Most of the components in my system have never been reviewed by either a paper publication or an on-line publication or were reviewed long after I had already made my purchase. There are far too many components that sound really bad, based on my particular taste, that get rave reviews for me to treat reviews as a reliable source of information on sound. Reviews can provide other useful information--such as features, connection/compatibility with other gear, potential problem areas to look out for--but sound quality is far to personal for reviews to be of much help. I also audition the gear in my own system if that is at all practical.
The one notable exception to actually auditioning gear was my choice of turntable/tonearm. It was not practical for me to audition different tables in my own system so I relied on the advice of a friend who is in the industry that has heard practically everything out there. He strongly recommended the Basis Debut table and Vector tonearm that I ended up purchasing (his company has no association with these products).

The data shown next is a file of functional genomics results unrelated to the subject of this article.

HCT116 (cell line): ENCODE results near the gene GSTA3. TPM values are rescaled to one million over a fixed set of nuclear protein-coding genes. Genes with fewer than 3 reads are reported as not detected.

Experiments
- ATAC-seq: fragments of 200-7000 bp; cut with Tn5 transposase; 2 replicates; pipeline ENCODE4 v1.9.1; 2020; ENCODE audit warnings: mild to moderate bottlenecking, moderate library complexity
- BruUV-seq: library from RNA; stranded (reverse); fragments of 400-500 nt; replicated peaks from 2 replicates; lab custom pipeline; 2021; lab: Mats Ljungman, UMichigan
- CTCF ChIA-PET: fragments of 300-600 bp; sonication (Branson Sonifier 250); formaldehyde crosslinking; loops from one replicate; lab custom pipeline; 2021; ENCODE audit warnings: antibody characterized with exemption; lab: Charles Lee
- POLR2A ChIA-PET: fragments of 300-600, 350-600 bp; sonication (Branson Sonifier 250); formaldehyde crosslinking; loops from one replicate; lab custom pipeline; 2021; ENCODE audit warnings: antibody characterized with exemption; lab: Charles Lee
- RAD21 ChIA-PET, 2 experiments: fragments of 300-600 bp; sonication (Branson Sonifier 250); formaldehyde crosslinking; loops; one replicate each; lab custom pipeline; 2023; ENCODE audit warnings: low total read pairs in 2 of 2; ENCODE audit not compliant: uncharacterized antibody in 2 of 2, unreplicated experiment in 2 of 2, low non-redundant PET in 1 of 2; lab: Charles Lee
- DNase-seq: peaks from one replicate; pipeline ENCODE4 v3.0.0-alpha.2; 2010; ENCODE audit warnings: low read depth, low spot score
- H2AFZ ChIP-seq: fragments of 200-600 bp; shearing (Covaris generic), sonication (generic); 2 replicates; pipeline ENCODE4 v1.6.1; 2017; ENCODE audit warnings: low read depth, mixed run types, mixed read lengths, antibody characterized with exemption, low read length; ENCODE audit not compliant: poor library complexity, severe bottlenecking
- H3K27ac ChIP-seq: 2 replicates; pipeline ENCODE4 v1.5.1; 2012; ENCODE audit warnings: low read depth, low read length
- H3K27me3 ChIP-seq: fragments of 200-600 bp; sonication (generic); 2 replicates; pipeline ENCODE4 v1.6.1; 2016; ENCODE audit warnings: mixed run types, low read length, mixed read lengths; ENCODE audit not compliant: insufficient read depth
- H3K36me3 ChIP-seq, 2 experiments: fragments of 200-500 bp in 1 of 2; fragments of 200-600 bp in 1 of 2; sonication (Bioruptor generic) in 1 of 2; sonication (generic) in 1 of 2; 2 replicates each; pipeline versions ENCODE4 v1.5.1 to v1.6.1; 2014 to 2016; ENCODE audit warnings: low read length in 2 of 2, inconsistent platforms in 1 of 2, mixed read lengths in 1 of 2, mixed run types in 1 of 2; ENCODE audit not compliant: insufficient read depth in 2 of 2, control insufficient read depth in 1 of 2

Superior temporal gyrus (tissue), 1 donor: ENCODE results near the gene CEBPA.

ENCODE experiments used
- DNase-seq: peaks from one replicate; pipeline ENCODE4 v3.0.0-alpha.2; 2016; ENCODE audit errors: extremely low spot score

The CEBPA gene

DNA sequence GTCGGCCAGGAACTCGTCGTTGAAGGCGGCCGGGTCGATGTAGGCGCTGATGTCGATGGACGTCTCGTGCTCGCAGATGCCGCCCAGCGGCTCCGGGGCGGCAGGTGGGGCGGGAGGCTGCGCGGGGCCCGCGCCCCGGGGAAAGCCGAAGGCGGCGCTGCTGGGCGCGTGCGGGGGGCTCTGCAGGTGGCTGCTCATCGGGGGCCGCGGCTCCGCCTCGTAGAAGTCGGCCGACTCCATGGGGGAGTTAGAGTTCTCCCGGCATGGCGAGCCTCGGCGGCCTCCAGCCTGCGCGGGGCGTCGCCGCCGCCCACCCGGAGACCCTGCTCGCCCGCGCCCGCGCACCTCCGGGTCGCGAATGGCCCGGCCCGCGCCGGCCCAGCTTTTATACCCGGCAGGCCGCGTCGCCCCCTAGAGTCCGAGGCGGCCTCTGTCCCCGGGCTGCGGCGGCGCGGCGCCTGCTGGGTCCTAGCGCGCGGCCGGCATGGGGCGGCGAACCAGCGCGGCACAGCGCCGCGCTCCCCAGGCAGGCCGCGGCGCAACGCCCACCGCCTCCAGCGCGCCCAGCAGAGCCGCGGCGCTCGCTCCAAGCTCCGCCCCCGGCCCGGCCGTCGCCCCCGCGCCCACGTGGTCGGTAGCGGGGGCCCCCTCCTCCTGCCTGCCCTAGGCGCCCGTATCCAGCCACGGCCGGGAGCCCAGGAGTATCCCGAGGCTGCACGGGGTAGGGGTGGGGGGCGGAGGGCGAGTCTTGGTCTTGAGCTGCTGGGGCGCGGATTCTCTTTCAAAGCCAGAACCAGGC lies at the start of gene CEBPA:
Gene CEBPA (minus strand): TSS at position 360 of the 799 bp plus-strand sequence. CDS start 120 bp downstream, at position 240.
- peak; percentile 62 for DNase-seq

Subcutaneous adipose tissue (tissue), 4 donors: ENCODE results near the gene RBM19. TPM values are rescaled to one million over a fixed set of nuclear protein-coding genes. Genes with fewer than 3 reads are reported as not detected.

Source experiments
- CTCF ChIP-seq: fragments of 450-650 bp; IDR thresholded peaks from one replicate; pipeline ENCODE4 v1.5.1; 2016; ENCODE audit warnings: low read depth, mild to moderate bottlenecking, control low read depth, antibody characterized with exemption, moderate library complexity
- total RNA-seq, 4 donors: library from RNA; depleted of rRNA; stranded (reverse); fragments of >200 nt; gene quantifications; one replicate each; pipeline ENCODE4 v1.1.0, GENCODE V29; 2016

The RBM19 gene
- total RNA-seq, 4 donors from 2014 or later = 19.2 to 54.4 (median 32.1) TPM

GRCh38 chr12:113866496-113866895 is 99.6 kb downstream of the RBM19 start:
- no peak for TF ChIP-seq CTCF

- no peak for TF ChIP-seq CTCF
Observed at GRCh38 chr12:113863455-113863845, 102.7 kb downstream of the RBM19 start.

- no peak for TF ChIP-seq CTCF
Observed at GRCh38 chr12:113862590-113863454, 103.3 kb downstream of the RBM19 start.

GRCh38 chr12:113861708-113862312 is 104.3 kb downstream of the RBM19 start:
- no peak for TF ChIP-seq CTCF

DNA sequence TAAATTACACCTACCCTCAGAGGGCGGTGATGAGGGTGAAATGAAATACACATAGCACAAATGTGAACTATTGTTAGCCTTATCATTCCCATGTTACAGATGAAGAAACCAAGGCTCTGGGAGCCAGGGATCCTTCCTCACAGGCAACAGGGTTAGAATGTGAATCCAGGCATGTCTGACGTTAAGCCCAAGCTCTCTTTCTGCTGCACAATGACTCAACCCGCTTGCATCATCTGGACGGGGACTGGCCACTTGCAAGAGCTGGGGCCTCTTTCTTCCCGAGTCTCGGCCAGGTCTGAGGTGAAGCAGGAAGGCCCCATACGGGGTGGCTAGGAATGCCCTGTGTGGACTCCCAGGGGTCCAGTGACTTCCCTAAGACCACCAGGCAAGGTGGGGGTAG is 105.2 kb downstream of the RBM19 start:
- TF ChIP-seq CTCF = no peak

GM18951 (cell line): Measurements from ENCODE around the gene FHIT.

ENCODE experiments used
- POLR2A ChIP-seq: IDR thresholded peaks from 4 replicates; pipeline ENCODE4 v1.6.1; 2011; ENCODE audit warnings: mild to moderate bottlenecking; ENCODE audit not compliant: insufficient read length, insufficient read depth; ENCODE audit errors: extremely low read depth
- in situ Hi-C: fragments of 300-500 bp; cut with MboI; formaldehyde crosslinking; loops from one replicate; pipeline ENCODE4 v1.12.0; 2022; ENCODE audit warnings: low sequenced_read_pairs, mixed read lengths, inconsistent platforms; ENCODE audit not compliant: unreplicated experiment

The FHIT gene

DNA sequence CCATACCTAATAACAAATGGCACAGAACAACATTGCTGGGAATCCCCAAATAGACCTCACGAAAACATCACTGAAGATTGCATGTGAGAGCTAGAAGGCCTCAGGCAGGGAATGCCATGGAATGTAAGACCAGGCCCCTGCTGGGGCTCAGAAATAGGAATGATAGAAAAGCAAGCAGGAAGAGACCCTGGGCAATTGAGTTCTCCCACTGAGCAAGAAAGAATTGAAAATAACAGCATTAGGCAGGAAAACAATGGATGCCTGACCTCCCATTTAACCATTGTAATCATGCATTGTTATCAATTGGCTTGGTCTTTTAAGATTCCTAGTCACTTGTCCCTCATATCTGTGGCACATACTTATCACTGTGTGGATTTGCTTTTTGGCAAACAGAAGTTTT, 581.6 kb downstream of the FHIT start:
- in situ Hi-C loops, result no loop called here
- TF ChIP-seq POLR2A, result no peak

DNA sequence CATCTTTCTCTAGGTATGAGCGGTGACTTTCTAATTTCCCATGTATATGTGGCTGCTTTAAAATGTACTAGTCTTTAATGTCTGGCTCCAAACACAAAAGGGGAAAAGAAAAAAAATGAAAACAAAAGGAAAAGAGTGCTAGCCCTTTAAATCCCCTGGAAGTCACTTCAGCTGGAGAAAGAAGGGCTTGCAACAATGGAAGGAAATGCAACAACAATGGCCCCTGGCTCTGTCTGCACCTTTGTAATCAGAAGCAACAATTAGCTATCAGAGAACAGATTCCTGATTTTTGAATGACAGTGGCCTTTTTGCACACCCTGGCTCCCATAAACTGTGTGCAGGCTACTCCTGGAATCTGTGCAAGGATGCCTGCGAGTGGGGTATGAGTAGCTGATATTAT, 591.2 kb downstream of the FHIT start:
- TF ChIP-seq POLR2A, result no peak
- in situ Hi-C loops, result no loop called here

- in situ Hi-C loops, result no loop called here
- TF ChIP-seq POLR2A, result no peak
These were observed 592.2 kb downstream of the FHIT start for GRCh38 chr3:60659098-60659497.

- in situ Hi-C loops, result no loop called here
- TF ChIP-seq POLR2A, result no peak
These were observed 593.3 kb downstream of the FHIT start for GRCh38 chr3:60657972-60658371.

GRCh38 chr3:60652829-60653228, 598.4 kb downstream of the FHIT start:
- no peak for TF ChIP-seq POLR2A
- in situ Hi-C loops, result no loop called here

The other sort of exception is my Naim NDS/Uniti music server. While I did get to hear it in another system, my choice of that server took into consideration the fact that I already owned the expensive power supply needed for the NDS (I already owned a Naim 555 CD player); I could not pass up the "savings."
Jond, I agree about the remarkable sound of Deja Vu gear. That store sells a lot of expensive gear that has been turned in in trade for their house brand of gear. A lot of times the trade-in item is so much more expensive than the Deja Vu gear that the buyer wants that the store ends up actually paying out cash or credit for the trade (the used gear is sold on audiogon or ebay).
Papermill, I agree that shows are a great way to be at least introduced to potential candidates. While one should not write off something that sounds bad at a show, something that sounds good obviously has the potential to also sound good in one's system. There really is no practical way to hear a wide range of candidates in a short enough time span to make meaningful comparisons outside of a show.